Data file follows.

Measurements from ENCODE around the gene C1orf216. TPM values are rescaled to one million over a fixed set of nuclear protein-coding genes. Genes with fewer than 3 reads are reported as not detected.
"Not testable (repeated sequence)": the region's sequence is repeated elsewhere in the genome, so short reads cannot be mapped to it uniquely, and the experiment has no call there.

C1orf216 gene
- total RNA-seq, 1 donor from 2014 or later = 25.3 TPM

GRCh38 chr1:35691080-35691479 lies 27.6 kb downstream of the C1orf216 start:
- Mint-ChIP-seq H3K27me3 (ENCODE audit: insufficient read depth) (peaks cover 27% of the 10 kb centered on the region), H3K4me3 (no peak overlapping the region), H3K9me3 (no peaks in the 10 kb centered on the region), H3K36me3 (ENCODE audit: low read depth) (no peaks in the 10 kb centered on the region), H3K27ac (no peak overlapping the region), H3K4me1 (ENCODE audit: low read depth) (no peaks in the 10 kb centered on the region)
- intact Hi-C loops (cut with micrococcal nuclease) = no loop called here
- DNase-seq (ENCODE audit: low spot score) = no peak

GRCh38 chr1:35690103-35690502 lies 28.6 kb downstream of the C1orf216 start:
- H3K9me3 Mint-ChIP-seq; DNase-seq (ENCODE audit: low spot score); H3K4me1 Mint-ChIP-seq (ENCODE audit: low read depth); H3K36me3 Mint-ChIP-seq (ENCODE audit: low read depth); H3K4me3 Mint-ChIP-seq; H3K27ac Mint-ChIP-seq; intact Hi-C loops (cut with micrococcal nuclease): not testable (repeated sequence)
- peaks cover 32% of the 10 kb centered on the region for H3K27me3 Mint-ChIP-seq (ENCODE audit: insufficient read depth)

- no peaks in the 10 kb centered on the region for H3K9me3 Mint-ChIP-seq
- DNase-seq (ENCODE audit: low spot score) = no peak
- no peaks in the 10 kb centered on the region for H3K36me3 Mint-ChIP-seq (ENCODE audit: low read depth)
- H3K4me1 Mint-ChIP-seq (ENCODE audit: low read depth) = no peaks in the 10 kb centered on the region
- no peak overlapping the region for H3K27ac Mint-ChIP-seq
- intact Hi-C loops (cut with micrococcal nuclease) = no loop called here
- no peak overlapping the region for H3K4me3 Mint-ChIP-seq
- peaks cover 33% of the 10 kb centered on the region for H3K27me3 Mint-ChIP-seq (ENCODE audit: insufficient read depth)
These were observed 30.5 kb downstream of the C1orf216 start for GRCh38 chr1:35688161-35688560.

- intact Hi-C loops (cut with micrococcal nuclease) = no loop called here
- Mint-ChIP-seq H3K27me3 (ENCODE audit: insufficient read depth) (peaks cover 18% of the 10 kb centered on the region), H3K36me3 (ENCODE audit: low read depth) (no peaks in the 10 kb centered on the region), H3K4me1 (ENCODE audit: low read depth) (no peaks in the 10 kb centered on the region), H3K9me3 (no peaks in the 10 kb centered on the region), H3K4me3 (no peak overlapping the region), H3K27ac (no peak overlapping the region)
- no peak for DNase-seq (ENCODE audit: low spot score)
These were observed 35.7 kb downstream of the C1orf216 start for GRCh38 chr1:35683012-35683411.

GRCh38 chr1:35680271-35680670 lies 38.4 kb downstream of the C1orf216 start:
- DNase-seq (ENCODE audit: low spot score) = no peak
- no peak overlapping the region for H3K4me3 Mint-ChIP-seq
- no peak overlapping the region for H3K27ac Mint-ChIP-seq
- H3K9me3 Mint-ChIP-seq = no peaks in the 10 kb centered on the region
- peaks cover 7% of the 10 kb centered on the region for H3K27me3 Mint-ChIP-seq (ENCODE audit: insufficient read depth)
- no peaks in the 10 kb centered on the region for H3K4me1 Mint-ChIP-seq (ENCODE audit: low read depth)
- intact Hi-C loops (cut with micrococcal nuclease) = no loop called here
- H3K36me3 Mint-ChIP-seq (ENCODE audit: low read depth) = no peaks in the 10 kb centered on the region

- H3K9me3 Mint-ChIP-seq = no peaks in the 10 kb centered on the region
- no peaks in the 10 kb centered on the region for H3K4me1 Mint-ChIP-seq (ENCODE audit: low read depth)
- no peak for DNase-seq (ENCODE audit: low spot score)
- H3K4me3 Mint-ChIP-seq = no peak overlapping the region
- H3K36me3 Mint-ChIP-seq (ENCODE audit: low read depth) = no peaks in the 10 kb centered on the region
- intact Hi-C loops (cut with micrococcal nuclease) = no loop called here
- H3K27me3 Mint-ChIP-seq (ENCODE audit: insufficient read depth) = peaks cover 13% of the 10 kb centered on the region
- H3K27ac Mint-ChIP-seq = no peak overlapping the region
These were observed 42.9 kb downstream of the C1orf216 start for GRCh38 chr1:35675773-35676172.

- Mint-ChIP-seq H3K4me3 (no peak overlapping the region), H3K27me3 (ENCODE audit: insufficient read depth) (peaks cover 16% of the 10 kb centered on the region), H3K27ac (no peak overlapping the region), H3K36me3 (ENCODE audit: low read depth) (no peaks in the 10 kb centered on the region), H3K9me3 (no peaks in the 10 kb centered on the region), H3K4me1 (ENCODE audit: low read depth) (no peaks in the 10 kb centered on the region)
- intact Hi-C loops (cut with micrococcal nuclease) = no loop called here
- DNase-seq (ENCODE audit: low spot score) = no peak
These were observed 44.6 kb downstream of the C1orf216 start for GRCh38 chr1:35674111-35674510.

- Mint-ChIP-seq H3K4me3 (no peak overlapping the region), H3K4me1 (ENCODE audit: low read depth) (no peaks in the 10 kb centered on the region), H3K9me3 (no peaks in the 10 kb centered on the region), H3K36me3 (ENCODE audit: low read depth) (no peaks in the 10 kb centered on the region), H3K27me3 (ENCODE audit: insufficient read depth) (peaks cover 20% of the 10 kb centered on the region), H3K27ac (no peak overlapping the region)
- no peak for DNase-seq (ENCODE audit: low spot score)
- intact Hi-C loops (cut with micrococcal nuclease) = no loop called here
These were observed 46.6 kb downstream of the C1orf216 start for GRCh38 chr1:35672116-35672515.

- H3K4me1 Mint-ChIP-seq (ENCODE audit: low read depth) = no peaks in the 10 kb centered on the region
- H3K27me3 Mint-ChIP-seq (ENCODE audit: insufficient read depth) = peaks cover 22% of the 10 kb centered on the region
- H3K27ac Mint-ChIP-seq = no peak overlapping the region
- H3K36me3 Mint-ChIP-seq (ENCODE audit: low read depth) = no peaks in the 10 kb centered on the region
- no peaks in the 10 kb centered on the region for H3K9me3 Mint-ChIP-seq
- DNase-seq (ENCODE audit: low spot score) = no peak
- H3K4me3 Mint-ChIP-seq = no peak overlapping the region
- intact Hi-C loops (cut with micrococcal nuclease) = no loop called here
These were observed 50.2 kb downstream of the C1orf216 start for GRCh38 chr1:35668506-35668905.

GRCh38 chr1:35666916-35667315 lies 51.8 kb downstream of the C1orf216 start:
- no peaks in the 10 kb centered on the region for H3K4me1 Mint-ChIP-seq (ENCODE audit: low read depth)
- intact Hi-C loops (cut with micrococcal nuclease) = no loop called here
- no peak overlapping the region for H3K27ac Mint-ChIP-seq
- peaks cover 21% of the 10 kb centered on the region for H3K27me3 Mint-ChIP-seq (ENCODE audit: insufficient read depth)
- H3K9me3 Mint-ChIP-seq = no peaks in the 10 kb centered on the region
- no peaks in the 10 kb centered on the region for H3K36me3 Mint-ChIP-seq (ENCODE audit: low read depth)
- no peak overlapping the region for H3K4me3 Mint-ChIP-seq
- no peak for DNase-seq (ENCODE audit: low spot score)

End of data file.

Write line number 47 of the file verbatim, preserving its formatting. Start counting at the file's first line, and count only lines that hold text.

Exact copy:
- Mint-ChIP-seq H3K4me3 (no peak overlapping the region), H3K4me1 (ENCODE audit: low read depth) (no peaks in the 10 kb centered on the region), H3K9me3 (no peaks in the 10 kb centered on the region), H3K36me3 (ENCODE audit: low read depth) (no peaks in the 10 kb centered on the region), H3K27me3 (ENCODE audit: insufficient read depth) (peaks cover 20% of the 10 kb centered on the region), H3K27ac (no peak overlapping the region)